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Transformers 2 Writers Explain Why it Sucked

| 15 Apr 2011 15:47
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According to the people who wrote its script, bad timing proved to be the undoing of the second Transformers movie.

When Transformers: Revenge of the Fallen came out in 2009, it didn't exactly win over the critics. In fact, they blasted it with such choice phrases as, "a horrible experience of unbearable length," and "simply despicable." Even director Michael Bay said that it was "crap," and in a roundtable discussion with The Hollywood Reporter, writers Ehren Kruger and Roberts Orci explained exactly what went wrong.

According to the writing duo, it wasn't one thing that went wrong, but a series of problems and quirks that chained into each other. As they related back in 2009 at the BotCon convention, the script for the movie was written in a big hurry after the WGA writers' strike in 2007 - 2008. That wouldn't have been a problem for some movies, but for an effects-heavy movie like Revenge of the Fallen, work has to begin months before shooting starts in order to have everything ready.

That wouldn't have been a problem either as the movie could have been put on hold, but Bay didn't want to wait, and so took an expanded version of the treatment that had been created before the strike started, and used that as his guide. "The movie could have been pushed," said Orci. "But [Bay] uses all the same people over and over. He considers himself kind of a jobs program. And for him the idea of pushing the movie means all these people that rely on him go down and they're in between jobs, etc."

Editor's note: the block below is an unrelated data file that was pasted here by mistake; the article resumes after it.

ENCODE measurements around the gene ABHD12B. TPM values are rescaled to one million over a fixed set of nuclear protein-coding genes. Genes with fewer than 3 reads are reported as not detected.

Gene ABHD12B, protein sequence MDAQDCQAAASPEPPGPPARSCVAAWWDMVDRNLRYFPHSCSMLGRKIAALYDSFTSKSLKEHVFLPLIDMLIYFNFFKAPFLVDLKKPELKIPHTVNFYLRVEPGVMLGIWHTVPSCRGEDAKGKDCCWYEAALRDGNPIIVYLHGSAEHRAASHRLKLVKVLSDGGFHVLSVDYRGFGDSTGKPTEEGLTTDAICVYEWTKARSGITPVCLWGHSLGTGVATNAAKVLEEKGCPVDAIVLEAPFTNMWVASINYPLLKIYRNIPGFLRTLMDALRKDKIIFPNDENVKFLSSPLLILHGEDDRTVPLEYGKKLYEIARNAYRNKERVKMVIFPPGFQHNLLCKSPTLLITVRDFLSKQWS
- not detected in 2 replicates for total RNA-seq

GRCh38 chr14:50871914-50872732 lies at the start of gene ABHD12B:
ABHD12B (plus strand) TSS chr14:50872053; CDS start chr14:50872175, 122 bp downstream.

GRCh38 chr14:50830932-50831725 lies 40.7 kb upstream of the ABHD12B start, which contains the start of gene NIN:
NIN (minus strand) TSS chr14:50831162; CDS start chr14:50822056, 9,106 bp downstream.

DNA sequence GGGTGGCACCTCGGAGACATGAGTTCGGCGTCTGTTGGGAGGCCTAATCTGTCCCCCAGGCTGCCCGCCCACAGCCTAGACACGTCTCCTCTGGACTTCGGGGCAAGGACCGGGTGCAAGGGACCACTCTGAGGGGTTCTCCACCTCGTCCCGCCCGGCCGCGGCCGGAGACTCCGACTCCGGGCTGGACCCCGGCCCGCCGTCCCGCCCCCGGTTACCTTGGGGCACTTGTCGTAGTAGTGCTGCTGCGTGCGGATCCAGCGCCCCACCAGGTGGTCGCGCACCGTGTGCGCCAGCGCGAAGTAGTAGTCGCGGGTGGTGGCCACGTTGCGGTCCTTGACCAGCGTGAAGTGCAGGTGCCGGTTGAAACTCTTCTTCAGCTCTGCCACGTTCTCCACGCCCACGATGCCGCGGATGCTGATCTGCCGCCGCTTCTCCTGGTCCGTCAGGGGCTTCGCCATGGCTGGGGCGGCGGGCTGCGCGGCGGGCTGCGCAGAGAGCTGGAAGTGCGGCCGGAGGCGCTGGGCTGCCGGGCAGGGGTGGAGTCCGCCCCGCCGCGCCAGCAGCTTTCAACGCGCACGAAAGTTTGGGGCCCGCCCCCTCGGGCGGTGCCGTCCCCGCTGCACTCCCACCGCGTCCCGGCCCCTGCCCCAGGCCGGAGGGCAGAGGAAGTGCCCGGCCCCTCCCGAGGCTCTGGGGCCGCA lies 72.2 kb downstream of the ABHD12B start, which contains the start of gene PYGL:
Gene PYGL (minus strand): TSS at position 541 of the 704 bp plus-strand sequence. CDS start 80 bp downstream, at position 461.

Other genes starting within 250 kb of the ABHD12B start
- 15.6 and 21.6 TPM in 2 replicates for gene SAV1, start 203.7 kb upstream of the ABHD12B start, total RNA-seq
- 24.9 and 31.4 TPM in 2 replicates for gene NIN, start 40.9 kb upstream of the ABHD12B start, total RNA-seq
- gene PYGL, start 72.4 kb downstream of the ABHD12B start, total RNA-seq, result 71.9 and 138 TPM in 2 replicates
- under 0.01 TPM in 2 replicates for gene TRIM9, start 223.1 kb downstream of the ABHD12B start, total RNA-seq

"[It] would have been considered a first draft outline," Kruger said. "And then suddenly you're locked into some of those things. And at that point it becomes very difficult - and very expensive - to try to rework macro ideas. Added to which, he was a bit cross about us going on strike in the first place!" Kruger continued, saying that the strike put both Bay and the movie in a rather untenable position. He said that the movie ended up being a collection of spectacles with the narrative connecting them as well as it could.

It's worth mentioning, however, that as much as critics might have hated the movie, it still made a boatload of cash. It made back its $200 million budget in just five days, and went on to make hundreds of millions of dollars more, both domestically and internationally. Hopefully, Transformers: Dark of the Moon, which hits theaters on July 1st, will be just as successful, without sucking quite so hard.

Source: via Blastr

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